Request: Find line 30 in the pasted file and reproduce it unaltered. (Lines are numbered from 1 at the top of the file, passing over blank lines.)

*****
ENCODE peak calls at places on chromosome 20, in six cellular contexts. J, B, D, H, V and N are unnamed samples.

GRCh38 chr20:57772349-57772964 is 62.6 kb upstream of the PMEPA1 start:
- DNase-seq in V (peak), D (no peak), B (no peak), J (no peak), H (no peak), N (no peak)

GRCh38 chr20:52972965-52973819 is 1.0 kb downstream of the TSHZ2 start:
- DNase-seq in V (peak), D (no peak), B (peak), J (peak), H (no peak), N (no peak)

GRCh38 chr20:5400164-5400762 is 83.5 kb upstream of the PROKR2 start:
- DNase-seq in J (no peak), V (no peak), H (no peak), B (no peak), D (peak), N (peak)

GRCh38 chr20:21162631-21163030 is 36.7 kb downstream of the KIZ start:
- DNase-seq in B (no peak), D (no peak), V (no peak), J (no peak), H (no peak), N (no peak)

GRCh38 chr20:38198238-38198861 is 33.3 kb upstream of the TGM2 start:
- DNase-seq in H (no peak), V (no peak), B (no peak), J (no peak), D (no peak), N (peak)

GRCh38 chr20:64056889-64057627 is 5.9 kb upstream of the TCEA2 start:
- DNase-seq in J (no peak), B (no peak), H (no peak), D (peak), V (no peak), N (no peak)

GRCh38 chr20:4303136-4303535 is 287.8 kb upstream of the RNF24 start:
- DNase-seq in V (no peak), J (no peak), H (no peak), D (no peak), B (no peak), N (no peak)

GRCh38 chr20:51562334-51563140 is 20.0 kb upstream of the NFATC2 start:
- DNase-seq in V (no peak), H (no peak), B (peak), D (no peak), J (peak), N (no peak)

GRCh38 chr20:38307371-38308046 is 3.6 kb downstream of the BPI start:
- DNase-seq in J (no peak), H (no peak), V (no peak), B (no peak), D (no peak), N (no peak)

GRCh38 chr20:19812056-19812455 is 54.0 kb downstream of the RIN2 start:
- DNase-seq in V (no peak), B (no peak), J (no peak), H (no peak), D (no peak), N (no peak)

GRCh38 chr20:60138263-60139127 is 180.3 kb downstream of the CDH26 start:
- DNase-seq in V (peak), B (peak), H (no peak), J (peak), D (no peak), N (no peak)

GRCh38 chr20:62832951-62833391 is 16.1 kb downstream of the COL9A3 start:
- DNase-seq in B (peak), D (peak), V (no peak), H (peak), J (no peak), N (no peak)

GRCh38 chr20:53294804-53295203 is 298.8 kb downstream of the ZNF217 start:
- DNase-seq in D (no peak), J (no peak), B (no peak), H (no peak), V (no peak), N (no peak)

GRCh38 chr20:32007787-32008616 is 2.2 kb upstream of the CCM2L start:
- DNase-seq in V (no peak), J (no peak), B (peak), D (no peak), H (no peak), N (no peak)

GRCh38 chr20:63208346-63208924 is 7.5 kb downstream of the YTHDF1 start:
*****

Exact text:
GRCh38 chr20:63208346-63208924 is 7.5 kb downstream of the YTHDF1 start: